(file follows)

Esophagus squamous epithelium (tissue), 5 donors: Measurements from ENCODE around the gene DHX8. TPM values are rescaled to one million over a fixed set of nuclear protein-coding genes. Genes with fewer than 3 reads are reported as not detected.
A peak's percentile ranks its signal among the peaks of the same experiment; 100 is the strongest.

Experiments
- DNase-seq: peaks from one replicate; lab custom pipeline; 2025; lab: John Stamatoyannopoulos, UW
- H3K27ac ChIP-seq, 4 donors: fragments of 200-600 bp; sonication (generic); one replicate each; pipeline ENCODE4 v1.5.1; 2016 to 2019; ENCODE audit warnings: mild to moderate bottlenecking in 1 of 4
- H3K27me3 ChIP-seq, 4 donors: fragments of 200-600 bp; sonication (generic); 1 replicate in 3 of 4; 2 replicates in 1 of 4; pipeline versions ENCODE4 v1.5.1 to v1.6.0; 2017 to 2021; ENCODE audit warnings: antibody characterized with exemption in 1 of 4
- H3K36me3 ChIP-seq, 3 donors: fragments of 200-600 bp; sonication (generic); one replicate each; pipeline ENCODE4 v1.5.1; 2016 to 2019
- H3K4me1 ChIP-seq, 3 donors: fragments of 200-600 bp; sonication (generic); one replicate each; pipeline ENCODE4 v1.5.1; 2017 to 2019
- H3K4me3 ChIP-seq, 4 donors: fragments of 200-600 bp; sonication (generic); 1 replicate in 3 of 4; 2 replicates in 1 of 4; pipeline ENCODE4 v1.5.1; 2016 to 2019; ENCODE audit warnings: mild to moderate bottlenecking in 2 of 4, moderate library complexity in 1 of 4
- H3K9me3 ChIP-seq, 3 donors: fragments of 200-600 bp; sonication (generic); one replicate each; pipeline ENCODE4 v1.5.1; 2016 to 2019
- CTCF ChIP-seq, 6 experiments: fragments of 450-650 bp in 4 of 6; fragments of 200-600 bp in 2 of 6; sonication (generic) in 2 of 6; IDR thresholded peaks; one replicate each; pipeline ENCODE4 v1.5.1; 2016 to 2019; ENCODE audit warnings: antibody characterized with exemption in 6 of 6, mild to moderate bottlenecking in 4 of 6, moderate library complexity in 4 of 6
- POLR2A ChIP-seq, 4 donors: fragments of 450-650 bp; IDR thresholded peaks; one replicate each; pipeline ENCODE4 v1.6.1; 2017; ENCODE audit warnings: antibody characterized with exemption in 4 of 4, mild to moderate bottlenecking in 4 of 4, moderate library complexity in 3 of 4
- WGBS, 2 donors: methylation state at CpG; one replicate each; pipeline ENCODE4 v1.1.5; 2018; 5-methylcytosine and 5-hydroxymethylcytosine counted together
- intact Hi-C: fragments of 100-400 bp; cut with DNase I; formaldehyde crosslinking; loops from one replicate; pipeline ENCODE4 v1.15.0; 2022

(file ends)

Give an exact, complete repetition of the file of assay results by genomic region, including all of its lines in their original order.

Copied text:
Esophagus squamous epithelium (tissue), 5 donors: Measurements from ENCODE around the gene DHX8. TPM values are rescaled to one million over a fixed set of nuclear protein-coding genes. Genes with fewer than 3 reads are reported as not detected.
A peak's percentile ranks its signal among the peaks of the same experiment; 100 is the strongest.

Experiments
- DNase-seq: peaks from one replicate; lab custom pipeline; 2025; lab: John Stamatoyannopoulos, UW
- H3K27ac ChIP-seq, 4 donors: fragments of 200-600 bp; sonication (generic); one replicate each; pipeline ENCODE4 v1.5.1; 2016 to 2019; ENCODE audit warnings: mild to moderate bottlenecking in 1 of 4
- H3K27me3 ChIP-seq, 4 donors: fragments of 200-600 bp; sonication (generic); 1 replicate in 3 of 4; 2 replicates in 1 of 4; pipeline versions ENCODE4 v1.5.1 to v1.6.0; 2017 to 2021; ENCODE audit warnings: antibody characterized with exemption in 1 of 4
- H3K36me3 ChIP-seq, 3 donors: fragments of 200-600 bp; sonication (generic); one replicate each; pipeline ENCODE4 v1.5.1; 2016 to 2019
- H3K4me1 ChIP-seq, 3 donors: fragments of 200-600 bp; sonication (generic); one replicate each; pipeline ENCODE4 v1.5.1; 2017 to 2019
- H3K4me3 ChIP-seq, 4 donors: fragments of 200-600 bp; sonication (generic); 1 replicate in 3 of 4; 2 replicates in 1 of 4; pipeline ENCODE4 v1.5.1; 2016 to 2019; ENCODE audit warnings: mild to moderate bottlenecking in 2 of 4, moderate library complexity in 1 of 4
- H3K9me3 ChIP-seq, 3 donors: fragments of 200-600 bp; sonication (generic); one replicate each; pipeline ENCODE4 v1.5.1; 2016 to 2019
- CTCF ChIP-seq, 6 experiments: fragments of 450-650 bp in 4 of 6; fragments of 200-600 bp in 2 of 6; sonication (generic) in 2 of 6; IDR thresholded peaks; one replicate each; pipeline ENCODE4 v1.5.1; 2016 to 2019; ENCODE audit warnings: antibody characterized with exemption in 6 of 6, mild to moderate bottlenecking in 4 of 6, moderate library complexity in 4 of 6
- POLR2A ChIP-seq, 4 donors: fragments of 450-650 bp; IDR thresholded peaks; one replicate each; pipeline ENCODE4 v1.6.1; 2017; ENCODE audit warnings: antibody characterized with exemption in 4 of 4, mild to moderate bottlenecking in 4 of 4, moderate library complexity in 3 of 4
- WGBS, 2 donors: methylation state at CpG; one replicate each; pipeline ENCODE4 v1.1.5; 2018; 5-methylcytosine and 5-hydroxymethylcytosine counted together
- intact Hi-C: fragments of 100-400 bp; cut with DNase I; formaldehyde crosslinking; loops from one replicate; pipeline ENCODE4 v1.15.0; 2022